Trying It On
Warwick Arts Centre and China Plate
The publicity for Trying It On shows a key moment in the show. The playwright David Edgar is holding a card bearing the words “Euro Pop-Right Brexit Trump”.
The words sum up the disorientating shock of the current political period. They are, for David Edgar, a betrayal of the hope of 1968 and something many of the “Sgt. Pepper generation” has contributed to.
Trying It On isn’t quite a lecture. Neither is it quite a play. And it isn’t so insistent on its point of view that you can be certain he isn’t at times simply flying a kite.
You know how people sometimes do that over dinner with friends, slipping some mischief in among the convivial stories of a shared life.
The show is a bit like that. David Edgar, playing himself, is charming, witty and self-deprecating. If you don’t agree with him, don’t worry, he might not agree with himself.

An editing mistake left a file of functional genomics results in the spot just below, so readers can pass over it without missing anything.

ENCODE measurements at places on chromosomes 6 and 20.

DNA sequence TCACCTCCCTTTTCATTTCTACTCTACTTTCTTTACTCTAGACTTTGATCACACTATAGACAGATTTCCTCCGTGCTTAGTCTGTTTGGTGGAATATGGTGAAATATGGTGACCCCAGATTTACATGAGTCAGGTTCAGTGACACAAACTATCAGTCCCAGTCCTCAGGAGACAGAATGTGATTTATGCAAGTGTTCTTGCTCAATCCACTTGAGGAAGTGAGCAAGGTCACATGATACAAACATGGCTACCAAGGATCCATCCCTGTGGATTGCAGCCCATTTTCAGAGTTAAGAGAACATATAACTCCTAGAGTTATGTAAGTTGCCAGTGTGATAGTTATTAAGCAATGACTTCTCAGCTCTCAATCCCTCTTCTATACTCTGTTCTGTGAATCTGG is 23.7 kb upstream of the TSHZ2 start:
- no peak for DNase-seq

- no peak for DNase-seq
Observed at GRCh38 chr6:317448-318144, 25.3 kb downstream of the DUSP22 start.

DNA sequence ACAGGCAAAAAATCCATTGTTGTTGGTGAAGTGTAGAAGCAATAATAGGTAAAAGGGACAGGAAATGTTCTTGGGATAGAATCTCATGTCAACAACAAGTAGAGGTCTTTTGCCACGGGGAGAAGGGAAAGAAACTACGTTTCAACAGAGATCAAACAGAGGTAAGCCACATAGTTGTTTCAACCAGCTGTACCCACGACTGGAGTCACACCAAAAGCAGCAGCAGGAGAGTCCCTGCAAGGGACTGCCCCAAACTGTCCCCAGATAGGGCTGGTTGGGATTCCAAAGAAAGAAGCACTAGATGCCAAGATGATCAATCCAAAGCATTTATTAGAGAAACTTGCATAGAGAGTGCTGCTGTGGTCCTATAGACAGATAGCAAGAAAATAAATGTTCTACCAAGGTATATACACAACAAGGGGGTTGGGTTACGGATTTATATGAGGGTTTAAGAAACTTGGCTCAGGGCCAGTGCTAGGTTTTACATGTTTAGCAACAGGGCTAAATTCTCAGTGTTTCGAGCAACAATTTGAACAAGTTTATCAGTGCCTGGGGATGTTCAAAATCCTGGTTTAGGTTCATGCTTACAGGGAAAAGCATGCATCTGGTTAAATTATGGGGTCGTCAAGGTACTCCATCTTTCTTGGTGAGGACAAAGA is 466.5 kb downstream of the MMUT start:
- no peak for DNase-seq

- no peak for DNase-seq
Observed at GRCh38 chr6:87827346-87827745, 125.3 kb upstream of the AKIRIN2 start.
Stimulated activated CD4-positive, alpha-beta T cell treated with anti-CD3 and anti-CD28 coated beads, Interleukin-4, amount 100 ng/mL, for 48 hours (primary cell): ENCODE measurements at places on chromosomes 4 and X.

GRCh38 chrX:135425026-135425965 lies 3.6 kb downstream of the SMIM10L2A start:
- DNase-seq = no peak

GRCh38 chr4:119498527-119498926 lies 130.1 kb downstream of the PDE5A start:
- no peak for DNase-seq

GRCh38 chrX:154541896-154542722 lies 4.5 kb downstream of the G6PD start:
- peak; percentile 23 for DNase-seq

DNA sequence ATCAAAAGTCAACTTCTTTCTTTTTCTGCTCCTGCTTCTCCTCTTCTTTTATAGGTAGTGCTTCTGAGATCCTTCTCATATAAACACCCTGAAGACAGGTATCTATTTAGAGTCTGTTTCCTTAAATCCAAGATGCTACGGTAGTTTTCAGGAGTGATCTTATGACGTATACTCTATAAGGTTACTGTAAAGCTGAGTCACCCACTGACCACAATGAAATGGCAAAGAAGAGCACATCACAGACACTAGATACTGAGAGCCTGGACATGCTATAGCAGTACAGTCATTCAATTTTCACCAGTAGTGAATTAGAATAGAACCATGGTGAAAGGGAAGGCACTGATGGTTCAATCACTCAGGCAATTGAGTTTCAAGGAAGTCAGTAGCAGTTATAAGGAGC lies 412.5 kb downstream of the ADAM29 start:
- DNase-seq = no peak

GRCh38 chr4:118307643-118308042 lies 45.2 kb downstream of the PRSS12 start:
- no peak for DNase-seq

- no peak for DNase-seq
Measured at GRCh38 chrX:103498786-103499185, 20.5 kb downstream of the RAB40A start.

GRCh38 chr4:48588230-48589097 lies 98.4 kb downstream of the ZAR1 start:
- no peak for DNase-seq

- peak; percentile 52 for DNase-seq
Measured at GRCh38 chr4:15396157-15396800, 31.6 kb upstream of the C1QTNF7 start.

He even arranges some alternate voices to appear at the dinner, sorry I mean performance, including the younger David of 1968 speaking as if from an ancient cassette recorder, saying at one point, “Christ I hope I don’t end up being you”.
Others will appear as he talks about his personal political history from 1968 to now, taking in trips to the US, the production of the important anti-National Front play Destiny and his adventures with the RSC.
He returns more than once to the question of why some of the radicals of his generation defected to the likes of Thatcher and Reagan, and why his generation generally voted for Brexit.
Is he perhaps rehearsing the old cliché about people becoming more conservative with age, or simply expressing vague irritation with the lefties, who voted Leave as the anti-capitalist thing to do? Maybe he is wondering if his support for Remain (if he supports it) is an indication he is slipping into conservatism.
The truth is, he pitches things too lightly to be ever pinned down.
But the mood is optimistic, the performance entertaining and if some part puzzles, no worry, we will quickly be off to another amusing unconnected anecdote.
Reviewer: Keith Mckenna